Pain is a constant companion for as many as 10 percent of people with Parkinson’s disease. Unfortunately, most of them can’t tolerate the sleepiness and confusion regular pain medications induce.
That’s why Dr. Susan Fox, a Toronto neurologist and professor at the University of Toronto, is investigating a different source of pain relief. Fox is conducting a pilot study, along with her colleague Dr Tiago Mestre in Ottawa, to see whether 15 people with Parkinson’s disease will benefit from oils made from cannabinoids – the active compounds in marijuana.
Currently, people with Parkinson’s may experience pain in their muscles and joints because of the stiffness and rigidity the illness causes. Some also report a sharp pain, often in their legs or feet, that is more puzzling because doctors can’t determine its exact cause.
“Some people call it central pain,” says Fox. “It’s probably mediated by some brain mechanism reflective of Parkinson’s. People express this as an unpleasant burning, stabbing pain, and it’s very difficult to treat.”
Fox, who treats people with Parkinson’s at Toronto Western Hospital’s Movement Disorders Clinic, hopes her study will discover whether people with Parkinson’s can tolerate oils, and experience less pain after using them. She also wants to identify the best strength and dosage for people to use.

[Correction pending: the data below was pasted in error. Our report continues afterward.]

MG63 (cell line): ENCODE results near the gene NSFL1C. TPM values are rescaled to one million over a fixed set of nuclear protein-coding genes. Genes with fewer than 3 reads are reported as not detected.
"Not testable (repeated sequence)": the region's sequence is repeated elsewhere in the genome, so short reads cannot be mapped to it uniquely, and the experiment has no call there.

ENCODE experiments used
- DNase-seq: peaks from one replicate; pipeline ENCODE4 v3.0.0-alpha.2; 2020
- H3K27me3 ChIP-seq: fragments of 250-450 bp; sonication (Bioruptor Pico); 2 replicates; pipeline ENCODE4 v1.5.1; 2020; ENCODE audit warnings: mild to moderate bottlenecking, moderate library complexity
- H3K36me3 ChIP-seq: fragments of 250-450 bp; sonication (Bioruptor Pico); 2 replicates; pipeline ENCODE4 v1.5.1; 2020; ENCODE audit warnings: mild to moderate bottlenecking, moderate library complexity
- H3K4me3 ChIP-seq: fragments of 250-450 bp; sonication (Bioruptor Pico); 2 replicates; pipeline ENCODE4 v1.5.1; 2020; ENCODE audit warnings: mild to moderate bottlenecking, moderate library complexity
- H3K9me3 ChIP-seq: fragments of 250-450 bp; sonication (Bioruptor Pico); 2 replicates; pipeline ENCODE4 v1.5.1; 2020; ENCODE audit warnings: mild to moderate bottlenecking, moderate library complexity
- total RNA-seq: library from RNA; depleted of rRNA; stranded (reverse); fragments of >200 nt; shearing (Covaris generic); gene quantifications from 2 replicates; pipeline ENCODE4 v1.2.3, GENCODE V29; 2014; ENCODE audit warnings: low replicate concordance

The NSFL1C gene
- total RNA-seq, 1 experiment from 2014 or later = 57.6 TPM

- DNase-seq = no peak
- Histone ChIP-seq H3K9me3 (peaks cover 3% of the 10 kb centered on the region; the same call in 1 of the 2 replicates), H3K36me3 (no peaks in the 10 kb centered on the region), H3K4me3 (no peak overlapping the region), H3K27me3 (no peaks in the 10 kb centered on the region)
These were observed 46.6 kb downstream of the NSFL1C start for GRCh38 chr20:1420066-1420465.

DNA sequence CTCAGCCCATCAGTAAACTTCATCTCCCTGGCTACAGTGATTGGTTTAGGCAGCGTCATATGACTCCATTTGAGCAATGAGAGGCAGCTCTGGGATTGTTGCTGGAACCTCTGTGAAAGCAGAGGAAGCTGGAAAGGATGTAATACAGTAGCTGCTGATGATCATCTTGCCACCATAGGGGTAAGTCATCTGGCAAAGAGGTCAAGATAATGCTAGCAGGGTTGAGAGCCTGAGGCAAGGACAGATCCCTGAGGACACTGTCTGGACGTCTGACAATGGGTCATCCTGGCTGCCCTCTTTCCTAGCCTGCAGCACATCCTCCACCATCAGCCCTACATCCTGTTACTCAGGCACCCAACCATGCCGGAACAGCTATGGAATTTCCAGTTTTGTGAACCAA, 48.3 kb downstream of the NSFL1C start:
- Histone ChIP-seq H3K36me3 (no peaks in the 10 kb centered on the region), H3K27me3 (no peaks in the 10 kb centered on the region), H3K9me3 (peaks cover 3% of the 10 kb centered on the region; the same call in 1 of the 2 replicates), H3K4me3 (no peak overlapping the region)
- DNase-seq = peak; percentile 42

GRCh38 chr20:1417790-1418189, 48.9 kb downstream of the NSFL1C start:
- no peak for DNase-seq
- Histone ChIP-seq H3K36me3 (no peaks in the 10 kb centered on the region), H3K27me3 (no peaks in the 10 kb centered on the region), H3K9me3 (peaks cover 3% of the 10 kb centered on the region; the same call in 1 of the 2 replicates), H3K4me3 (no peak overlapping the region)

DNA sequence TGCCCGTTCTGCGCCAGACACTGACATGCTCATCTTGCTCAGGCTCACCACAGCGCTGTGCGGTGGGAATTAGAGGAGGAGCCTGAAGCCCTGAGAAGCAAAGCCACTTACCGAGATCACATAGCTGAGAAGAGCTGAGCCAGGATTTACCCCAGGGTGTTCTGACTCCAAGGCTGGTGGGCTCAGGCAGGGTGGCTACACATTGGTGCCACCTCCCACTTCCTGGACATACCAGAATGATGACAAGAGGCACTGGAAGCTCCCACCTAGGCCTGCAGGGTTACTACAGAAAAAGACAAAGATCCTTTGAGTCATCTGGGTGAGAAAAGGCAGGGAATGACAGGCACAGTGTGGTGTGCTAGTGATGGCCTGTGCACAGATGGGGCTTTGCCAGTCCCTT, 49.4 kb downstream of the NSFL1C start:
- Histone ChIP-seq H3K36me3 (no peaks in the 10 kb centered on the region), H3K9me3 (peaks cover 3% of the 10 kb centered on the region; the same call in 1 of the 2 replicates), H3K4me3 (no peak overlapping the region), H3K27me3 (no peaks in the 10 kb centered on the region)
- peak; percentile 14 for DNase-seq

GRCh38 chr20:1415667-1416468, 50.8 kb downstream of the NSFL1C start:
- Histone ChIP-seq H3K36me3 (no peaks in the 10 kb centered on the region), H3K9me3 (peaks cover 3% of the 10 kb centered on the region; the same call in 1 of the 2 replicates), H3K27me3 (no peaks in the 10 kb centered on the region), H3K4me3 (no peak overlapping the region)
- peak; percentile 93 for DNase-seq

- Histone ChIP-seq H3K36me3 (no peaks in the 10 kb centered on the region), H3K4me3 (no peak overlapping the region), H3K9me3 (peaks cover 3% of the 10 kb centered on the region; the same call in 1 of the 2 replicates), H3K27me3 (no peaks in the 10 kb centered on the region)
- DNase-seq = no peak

Almost every day, one of her patients asks her about trying marijuana to relieve their tremors or rigidity.
But although marijuana might help people relax and feel less rigid temporarily, there’s no evidence that it relieves those symptoms long-term, she says.
“There’s always this misconception that cannabis can help anything and everything,” she adds.
Fox would rather see her patients try approved and safe medications to relieve tremors and rigidity, so that’s why this study is focused on determining if there is any benefit of cannabis oils to treat pain.
Fox’s study will also assess whether these oils cause drowsiness and lower blood pressure – already a concern for people with Parkinson’s. There is also a small risk the oil could induce or worsen hallucinations – a symptom some people are already experiencing.
If Fox’s research demonstrates that people can tolerate cannabis oil and it doesn’t have worrisome side-effects, then her results could lead to a larger, randomized controlled trial.
“There are clear risks and side effects with cannabis, so you weigh up the risk versus the benefit ratio,” she says.
Most importantly, Fox hopes the cannabis oil will not only help people with Parkinson’s feel better, it will also relieve a burden for their caregivers.
“It’s an unmet need,” she says. “It’s very challenging for the family, as well, to watch their loved one in pain and agony.”